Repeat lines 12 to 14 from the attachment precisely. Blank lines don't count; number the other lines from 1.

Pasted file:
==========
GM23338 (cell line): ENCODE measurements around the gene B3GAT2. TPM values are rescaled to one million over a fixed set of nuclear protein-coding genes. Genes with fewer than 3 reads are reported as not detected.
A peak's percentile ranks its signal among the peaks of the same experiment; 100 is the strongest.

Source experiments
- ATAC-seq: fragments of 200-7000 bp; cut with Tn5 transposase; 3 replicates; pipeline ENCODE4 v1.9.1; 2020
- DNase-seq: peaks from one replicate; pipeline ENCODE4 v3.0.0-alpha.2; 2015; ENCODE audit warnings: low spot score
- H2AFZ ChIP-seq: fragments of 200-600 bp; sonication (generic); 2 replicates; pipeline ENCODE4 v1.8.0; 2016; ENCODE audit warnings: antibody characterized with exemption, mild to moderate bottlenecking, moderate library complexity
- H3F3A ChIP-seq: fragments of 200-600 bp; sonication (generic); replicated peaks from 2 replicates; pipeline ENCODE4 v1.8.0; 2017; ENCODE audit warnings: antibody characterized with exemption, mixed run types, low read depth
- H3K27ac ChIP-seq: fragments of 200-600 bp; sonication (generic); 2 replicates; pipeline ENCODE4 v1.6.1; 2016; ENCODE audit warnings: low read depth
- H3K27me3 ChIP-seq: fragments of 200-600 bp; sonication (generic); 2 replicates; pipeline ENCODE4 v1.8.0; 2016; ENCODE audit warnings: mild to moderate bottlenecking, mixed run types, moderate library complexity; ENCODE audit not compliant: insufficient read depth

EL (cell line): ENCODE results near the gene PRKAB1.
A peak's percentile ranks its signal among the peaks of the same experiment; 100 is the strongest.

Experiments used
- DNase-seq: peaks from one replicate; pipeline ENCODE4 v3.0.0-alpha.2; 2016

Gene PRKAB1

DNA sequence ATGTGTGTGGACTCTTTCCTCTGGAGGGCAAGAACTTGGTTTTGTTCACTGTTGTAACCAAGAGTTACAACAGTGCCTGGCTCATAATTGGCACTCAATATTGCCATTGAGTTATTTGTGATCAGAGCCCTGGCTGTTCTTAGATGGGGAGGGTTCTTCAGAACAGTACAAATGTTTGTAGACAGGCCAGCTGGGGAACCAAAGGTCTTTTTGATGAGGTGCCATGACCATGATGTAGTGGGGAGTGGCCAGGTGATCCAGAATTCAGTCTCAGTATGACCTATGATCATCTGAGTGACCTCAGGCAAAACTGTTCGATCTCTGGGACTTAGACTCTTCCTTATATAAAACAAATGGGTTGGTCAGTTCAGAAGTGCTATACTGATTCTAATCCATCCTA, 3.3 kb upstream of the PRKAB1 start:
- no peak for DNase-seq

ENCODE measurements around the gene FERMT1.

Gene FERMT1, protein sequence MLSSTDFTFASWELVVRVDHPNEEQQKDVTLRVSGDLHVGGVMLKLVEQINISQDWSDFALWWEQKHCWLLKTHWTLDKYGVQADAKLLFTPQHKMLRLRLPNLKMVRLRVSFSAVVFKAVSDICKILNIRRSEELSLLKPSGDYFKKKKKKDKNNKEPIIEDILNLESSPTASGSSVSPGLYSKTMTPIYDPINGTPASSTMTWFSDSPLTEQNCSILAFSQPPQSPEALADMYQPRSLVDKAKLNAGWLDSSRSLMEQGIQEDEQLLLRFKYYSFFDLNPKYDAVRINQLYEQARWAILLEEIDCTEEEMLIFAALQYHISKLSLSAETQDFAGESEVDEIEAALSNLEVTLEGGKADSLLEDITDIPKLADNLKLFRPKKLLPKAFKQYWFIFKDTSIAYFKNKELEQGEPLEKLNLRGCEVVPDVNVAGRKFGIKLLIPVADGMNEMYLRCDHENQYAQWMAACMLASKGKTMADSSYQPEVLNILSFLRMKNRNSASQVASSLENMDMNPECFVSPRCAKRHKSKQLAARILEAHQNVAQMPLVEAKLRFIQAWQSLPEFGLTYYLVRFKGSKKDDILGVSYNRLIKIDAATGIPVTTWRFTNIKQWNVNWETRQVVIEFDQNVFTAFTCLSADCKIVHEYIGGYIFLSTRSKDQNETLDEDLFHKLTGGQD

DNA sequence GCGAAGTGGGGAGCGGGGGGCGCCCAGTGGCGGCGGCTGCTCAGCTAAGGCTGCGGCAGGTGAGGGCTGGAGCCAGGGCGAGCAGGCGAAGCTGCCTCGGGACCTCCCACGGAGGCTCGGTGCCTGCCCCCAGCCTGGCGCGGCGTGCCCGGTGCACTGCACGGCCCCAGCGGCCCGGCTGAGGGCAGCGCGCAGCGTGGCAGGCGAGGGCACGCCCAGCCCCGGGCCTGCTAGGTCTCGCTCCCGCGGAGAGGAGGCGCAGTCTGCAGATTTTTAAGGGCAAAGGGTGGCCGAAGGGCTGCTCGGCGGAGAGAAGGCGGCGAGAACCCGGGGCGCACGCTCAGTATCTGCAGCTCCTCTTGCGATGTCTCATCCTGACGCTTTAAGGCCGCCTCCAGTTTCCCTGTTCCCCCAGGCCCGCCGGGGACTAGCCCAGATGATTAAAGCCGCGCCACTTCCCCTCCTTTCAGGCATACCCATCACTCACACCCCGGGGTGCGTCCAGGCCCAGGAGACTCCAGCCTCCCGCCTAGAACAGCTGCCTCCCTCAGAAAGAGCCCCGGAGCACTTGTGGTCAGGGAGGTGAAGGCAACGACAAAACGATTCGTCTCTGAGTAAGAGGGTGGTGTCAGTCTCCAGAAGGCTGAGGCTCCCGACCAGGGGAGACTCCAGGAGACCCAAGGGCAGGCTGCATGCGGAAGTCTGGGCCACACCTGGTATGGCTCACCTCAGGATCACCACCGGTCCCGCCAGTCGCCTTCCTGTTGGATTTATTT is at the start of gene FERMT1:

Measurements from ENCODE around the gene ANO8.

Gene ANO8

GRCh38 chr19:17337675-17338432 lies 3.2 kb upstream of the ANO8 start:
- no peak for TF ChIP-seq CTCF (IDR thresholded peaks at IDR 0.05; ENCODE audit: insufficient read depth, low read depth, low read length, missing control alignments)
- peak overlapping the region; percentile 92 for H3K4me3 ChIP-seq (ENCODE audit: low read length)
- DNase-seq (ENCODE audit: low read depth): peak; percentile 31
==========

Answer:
Experiments used
- DNase-seq: peaks from one replicate; pipeline ENCODE4 v3.0.0-alpha.2; 2016

Gene PRKAB1